The research and development crisis was high on the agenda. Gwyther said the industry faces severely reduced R&D funding and the continued erosion of resources.
This was evidenced this week by confirmation of the proposal from the University of Warwick to change the function of the Wellesbourne horticultural R&D centre.
Gwyther explained that just £1.2m of levy funds were available annually to researchers and that levy boards were still forbidden by state aid rules from accessing funds from other sources.
He suggested that the sector needed a new approach and structure that could address these issues. He added: "The industry is faced with the last of the Defra funding being cut. This would leave ornamentals with nothing but levy funding, which it pays itself anyway, and means we would not be able to sustain existing facilities."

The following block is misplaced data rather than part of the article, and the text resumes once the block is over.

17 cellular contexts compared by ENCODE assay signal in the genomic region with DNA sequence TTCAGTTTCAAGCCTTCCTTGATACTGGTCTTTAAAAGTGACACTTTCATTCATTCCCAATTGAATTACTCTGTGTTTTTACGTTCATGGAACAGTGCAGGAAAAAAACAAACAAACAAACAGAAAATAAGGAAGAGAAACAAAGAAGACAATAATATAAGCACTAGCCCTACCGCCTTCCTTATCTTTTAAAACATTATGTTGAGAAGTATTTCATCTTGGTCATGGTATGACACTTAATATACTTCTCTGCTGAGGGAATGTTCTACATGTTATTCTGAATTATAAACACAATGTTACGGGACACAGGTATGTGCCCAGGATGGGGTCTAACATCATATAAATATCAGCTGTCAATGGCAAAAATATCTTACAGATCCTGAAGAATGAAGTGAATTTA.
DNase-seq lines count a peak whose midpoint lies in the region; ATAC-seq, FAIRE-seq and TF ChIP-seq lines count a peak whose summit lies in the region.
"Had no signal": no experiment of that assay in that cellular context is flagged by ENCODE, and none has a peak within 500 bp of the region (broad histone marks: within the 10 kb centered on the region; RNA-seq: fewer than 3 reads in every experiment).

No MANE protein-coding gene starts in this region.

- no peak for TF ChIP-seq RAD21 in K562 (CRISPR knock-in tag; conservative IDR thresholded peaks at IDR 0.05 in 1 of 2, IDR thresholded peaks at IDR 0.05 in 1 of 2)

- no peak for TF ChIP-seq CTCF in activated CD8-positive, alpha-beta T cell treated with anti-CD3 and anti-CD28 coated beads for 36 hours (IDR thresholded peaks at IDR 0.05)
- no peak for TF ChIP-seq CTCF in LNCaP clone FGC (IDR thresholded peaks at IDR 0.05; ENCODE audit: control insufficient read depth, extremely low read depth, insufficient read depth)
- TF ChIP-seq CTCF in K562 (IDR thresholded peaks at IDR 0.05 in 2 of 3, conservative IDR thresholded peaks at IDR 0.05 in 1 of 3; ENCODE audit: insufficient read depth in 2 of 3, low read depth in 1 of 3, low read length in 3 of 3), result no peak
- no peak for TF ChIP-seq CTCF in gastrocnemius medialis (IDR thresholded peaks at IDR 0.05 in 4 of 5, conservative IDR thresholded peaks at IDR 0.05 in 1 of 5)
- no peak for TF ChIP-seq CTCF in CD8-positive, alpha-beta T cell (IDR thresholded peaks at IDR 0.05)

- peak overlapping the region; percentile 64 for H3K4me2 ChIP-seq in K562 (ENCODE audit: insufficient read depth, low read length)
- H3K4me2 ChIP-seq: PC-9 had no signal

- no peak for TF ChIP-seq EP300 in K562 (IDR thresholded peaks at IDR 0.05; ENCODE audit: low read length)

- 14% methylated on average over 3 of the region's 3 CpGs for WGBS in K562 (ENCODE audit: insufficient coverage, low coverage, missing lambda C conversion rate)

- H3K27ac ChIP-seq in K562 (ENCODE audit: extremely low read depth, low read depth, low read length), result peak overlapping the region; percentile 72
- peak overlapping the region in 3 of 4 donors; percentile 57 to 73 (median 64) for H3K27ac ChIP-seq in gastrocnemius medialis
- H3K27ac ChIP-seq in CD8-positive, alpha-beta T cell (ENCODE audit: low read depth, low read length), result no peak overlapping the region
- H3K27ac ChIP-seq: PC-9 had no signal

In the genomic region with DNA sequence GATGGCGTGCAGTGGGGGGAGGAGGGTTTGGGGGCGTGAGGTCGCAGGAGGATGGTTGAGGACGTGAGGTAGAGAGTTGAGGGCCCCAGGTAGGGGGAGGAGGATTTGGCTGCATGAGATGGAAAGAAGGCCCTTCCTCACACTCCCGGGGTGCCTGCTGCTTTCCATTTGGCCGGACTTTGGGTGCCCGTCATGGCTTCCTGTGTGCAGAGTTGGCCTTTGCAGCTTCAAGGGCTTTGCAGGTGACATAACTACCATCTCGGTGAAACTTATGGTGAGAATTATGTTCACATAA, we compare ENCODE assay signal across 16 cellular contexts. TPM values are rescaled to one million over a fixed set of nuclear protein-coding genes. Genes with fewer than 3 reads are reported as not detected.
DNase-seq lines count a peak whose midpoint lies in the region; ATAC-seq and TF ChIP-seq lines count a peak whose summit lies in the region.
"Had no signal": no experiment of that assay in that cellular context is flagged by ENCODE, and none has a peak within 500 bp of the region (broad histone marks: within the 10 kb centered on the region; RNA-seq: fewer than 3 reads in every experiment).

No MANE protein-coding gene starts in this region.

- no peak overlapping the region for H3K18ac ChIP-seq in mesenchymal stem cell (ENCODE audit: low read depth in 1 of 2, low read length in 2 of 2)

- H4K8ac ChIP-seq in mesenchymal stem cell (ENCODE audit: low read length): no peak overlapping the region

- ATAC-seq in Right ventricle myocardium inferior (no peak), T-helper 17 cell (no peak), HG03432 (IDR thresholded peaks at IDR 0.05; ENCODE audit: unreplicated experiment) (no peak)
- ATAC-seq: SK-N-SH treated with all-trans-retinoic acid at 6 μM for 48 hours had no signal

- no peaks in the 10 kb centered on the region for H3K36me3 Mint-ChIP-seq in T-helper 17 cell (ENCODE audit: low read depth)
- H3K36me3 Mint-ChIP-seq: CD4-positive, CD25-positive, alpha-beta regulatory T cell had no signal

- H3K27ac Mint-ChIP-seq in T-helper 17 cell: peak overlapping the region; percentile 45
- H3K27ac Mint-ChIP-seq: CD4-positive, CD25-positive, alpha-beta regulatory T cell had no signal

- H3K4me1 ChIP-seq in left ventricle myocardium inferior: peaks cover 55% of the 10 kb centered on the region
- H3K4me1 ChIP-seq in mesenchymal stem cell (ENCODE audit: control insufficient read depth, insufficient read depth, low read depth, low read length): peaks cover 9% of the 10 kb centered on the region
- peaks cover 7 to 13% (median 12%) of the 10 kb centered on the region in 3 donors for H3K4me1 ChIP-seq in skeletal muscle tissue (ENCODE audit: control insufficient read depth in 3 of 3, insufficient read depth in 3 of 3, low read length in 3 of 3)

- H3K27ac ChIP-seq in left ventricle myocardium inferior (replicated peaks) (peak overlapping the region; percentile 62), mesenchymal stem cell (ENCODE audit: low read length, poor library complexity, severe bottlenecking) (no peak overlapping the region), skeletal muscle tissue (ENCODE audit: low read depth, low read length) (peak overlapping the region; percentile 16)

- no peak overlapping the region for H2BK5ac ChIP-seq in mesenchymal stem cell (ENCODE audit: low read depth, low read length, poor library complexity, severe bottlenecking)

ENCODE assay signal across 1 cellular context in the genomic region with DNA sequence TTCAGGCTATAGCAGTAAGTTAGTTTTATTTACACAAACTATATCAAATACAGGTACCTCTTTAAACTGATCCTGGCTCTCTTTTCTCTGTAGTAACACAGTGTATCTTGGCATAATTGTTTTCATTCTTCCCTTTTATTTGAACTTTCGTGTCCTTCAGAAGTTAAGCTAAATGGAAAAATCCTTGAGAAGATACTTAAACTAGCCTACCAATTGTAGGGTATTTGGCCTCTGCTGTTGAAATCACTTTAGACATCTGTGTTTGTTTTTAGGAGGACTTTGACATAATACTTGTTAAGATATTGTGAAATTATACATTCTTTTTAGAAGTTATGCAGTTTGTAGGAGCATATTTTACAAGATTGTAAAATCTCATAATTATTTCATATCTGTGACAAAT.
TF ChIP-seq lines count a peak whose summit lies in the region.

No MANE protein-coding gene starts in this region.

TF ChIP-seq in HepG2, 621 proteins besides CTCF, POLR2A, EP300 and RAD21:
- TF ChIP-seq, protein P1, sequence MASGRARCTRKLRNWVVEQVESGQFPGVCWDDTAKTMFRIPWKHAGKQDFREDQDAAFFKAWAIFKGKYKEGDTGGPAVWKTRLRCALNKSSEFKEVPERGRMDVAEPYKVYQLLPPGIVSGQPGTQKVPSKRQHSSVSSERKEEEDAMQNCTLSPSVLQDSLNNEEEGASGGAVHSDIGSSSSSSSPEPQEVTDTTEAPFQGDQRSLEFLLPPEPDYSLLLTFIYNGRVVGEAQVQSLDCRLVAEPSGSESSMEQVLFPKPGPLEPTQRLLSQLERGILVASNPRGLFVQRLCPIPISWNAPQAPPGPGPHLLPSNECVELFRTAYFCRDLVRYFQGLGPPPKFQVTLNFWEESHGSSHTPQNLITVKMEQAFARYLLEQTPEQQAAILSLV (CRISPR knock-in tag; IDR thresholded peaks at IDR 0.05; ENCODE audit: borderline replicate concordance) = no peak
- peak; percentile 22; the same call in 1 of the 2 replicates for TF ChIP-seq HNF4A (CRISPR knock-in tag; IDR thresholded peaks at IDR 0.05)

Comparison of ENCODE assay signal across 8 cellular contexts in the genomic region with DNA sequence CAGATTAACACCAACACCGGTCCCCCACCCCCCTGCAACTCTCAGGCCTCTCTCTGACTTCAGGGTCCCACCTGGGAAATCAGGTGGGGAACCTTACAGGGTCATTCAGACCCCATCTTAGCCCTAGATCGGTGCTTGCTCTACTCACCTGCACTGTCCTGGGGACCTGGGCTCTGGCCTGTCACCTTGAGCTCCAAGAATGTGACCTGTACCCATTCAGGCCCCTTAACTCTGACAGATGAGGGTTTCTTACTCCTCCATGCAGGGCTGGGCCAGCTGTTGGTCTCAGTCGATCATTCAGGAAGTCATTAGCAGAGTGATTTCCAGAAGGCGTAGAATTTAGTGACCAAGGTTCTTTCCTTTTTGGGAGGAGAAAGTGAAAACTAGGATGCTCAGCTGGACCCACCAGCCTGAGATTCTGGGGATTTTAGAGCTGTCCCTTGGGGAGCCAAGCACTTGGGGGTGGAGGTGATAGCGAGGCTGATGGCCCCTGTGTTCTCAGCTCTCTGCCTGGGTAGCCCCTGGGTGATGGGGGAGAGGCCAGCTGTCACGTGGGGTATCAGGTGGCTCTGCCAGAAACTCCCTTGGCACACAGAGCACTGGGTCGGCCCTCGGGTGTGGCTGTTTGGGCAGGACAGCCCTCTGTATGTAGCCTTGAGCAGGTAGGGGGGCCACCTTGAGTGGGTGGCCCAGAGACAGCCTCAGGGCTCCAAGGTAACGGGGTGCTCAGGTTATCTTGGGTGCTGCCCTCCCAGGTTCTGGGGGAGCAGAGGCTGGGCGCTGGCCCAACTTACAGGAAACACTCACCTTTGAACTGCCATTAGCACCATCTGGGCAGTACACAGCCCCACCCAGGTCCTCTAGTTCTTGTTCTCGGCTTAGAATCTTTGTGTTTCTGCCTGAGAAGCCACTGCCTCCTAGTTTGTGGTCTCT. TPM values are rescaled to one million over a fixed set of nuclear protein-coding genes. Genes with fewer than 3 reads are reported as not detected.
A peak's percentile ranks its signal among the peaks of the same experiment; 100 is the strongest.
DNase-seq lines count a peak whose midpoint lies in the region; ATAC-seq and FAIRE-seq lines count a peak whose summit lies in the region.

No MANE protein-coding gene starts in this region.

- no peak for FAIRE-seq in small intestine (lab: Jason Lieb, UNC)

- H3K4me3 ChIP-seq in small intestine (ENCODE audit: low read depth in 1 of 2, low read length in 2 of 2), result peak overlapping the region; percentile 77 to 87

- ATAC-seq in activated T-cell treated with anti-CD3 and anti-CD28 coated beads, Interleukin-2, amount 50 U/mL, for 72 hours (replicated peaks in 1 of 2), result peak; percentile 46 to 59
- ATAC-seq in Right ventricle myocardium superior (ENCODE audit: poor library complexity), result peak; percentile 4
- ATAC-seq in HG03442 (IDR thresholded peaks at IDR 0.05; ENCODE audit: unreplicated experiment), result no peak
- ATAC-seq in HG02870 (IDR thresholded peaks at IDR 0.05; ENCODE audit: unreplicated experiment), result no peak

Gwyther also raised peat replacement targets and concerns over the continuing absence of an agreed code or practice on domestic water usage controls.
Loton-Jones briefed Benn on training issues including skills cards and also brought up rogue traders.
Camley raised pests and diseases affecting trees in the UK and the opportunity the Olympics represent to showcase UK horticulture.
- Next Monday, the APPHG is due to hold its 10th annual reception at the Houses of Commons, where the secretary of state will address industry guests and parliamentarians.
Celebrity gardener Alan Titchmarsh will be speaking at the event, which will also hear from all-party group officers Ann Cryer MP and Donohoe as well as HW editor Kate Lowe and Scotts' Martin Breddy.